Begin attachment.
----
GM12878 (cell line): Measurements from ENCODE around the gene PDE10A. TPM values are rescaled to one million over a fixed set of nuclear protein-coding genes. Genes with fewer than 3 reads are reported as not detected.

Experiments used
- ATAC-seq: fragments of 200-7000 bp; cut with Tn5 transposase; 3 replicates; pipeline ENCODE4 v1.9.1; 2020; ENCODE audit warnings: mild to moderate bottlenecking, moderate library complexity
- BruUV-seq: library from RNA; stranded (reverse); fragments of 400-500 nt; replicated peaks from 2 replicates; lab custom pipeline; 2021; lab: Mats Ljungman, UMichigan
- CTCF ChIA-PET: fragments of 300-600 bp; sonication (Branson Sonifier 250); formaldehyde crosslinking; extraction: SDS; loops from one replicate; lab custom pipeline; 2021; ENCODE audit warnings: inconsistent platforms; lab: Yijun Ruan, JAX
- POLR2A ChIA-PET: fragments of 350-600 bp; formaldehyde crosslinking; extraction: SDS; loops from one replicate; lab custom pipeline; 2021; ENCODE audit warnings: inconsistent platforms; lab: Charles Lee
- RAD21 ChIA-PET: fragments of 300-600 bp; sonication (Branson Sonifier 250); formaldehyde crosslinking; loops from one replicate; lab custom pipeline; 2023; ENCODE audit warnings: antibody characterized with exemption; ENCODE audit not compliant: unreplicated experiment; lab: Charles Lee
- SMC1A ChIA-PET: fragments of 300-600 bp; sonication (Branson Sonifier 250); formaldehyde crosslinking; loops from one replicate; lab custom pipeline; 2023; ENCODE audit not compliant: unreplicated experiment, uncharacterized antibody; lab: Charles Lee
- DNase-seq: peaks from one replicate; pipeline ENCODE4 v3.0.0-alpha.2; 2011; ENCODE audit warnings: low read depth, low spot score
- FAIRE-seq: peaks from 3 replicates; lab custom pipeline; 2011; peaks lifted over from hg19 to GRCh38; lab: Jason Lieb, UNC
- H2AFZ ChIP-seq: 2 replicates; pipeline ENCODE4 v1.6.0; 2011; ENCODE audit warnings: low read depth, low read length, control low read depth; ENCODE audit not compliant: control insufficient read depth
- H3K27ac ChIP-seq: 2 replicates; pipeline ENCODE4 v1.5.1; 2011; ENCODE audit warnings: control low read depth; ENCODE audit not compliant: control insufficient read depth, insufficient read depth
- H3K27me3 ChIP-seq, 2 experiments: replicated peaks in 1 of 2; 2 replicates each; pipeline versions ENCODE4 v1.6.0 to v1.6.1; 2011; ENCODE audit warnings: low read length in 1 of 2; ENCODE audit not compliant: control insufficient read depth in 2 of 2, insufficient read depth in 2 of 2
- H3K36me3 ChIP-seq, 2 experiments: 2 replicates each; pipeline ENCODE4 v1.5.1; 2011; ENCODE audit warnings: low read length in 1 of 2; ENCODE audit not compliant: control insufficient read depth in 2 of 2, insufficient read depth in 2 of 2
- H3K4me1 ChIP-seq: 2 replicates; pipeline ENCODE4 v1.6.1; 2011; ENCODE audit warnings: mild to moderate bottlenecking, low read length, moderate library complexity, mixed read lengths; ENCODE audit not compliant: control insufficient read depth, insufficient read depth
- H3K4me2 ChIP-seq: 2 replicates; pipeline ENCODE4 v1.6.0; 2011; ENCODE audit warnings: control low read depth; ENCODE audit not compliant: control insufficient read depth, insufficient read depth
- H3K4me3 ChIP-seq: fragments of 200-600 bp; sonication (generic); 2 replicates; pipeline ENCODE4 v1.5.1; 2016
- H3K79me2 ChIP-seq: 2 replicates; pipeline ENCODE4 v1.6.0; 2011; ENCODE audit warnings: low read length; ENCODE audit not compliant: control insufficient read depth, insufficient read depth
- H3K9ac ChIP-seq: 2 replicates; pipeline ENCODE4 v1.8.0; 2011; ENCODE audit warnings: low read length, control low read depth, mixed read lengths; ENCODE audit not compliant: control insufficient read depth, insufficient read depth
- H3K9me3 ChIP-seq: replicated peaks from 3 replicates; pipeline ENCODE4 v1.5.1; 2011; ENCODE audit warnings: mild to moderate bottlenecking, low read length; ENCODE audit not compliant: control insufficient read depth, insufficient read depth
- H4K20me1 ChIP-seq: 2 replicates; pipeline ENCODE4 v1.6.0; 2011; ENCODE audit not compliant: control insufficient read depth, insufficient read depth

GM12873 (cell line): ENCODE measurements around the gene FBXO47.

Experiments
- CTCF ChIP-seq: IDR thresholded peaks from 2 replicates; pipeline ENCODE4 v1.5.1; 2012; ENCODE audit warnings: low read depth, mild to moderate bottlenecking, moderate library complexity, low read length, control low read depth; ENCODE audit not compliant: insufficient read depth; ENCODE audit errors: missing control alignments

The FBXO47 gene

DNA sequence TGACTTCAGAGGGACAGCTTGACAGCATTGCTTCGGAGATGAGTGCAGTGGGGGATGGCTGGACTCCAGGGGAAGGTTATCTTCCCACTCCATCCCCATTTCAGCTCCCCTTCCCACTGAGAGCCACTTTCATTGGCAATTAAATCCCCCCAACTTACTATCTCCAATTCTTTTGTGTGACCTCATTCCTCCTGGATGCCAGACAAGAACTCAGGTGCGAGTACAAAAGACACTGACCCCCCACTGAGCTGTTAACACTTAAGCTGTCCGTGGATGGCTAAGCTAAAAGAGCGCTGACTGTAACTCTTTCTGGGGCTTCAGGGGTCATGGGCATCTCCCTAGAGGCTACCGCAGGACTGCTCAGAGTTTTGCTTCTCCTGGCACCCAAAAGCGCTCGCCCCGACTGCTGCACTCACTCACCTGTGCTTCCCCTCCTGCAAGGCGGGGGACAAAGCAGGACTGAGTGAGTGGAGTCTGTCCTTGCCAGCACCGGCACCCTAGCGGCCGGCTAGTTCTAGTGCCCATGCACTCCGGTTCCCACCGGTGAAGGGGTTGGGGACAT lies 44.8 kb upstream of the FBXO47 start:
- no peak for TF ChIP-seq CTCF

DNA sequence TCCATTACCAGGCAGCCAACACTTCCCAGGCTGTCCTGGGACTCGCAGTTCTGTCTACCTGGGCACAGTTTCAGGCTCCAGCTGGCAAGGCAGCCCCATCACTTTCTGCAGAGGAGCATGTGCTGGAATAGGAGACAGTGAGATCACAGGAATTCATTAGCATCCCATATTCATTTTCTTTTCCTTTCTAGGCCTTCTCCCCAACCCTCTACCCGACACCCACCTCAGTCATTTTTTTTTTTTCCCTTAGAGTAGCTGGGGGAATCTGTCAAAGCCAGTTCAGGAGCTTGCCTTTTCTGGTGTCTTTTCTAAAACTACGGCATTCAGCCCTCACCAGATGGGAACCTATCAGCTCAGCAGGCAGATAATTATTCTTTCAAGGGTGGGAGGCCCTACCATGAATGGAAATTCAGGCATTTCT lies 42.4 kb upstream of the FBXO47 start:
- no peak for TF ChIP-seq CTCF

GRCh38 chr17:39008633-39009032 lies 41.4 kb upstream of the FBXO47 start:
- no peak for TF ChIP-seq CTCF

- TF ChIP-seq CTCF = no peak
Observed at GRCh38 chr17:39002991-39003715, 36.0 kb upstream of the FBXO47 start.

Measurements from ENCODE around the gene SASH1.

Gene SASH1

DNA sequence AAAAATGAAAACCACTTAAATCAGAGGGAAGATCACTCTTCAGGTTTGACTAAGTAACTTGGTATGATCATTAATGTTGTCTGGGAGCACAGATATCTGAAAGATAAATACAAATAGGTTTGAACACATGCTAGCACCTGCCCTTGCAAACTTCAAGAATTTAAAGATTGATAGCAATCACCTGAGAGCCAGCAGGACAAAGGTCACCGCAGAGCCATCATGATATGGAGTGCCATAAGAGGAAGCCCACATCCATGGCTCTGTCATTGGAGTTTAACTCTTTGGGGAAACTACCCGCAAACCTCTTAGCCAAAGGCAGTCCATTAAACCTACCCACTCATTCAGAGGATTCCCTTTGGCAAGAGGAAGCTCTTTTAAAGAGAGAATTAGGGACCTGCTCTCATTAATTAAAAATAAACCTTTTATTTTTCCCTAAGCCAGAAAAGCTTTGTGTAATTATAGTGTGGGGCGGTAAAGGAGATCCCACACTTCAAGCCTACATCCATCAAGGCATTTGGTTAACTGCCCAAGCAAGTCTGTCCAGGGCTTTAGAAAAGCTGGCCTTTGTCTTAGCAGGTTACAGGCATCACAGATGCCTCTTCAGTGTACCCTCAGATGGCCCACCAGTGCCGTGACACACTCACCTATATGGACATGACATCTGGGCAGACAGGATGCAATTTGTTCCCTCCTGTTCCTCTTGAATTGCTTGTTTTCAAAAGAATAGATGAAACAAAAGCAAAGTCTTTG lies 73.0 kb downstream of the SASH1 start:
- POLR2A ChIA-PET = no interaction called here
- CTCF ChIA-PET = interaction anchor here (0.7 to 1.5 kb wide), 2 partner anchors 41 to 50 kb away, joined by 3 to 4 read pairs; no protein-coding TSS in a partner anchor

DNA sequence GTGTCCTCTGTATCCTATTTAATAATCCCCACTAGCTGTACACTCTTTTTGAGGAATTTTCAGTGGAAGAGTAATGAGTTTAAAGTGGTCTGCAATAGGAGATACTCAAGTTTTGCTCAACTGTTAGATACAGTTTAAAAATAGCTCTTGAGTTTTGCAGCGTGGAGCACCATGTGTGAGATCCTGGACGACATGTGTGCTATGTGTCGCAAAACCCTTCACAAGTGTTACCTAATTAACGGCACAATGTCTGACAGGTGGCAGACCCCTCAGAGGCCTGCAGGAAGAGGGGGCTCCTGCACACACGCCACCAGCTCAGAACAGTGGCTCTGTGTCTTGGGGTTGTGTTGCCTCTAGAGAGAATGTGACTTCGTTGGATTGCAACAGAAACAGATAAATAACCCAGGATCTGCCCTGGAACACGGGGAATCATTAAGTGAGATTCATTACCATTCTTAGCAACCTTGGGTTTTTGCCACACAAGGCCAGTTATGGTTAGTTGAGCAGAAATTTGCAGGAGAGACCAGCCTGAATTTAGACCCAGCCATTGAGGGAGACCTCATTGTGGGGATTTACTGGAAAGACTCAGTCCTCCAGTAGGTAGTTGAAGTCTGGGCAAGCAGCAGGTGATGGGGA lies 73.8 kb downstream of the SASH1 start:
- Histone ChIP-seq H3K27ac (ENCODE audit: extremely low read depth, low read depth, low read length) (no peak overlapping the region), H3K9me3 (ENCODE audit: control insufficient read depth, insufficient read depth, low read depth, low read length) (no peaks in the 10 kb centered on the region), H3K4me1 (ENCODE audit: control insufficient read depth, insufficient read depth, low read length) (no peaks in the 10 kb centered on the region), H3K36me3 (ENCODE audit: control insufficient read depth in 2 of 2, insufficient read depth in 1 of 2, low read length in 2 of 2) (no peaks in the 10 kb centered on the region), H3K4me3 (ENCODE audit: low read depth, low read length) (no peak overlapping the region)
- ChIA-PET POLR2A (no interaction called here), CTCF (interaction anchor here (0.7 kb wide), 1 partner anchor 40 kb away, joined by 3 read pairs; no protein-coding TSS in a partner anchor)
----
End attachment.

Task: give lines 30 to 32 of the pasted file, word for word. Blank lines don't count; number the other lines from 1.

GRCh38 chr17:39008633-39009032 lies 41.4 kb upstream of the FBXO47 start:
- no peak for TF ChIP-seq CTCF

- TF ChIP-seq CTCF = no peak